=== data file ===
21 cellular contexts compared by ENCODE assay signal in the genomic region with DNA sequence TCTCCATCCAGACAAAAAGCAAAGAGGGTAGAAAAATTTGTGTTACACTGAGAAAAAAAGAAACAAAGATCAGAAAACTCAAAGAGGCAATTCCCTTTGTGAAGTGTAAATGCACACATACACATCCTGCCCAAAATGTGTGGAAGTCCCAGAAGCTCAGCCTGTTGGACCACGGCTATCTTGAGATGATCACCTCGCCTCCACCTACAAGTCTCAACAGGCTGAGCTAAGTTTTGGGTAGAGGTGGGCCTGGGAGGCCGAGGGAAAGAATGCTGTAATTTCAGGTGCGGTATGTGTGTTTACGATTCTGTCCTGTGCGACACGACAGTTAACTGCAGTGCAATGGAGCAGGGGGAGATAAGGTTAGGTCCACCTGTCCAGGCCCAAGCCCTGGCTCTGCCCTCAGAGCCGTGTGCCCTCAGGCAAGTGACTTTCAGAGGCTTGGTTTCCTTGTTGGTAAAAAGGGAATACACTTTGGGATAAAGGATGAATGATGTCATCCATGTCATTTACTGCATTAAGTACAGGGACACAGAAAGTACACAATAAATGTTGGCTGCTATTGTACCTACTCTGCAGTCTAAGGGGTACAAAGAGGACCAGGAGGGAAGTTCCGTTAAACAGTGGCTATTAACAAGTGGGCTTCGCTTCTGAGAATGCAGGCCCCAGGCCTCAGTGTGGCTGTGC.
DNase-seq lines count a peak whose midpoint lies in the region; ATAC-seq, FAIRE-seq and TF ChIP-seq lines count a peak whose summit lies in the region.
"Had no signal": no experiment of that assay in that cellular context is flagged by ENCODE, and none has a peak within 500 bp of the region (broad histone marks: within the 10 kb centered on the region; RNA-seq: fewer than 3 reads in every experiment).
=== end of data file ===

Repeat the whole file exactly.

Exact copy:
21 cellular contexts compared by ENCODE assay signal in the genomic region with DNA sequence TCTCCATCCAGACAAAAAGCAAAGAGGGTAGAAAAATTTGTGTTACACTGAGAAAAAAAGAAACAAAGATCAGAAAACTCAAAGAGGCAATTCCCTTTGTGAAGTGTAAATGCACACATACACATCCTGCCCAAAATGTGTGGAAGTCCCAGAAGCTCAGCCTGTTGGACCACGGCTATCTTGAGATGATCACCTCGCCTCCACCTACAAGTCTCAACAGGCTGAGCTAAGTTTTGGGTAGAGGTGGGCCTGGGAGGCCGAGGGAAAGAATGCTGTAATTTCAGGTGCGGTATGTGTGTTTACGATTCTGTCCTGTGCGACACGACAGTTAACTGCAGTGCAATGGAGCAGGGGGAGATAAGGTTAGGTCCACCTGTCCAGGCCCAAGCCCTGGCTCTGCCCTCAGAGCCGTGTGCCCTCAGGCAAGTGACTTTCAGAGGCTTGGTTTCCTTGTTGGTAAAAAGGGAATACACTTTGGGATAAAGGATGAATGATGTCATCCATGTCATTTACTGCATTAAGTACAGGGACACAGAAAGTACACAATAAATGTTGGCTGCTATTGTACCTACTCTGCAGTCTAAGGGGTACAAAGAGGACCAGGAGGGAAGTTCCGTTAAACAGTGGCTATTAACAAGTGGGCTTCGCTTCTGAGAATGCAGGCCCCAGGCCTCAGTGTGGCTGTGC.
DNase-seq lines count a peak whose midpoint lies in the region; ATAC-seq, FAIRE-seq and TF ChIP-seq lines count a peak whose summit lies in the region.
"Had no signal": no experiment of that assay in that cellular context is flagged by ENCODE, and none has a peak within 500 bp of the region (broad histone marks: within the 10 kb centered on the region; RNA-seq: fewer than 3 reads in every experiment).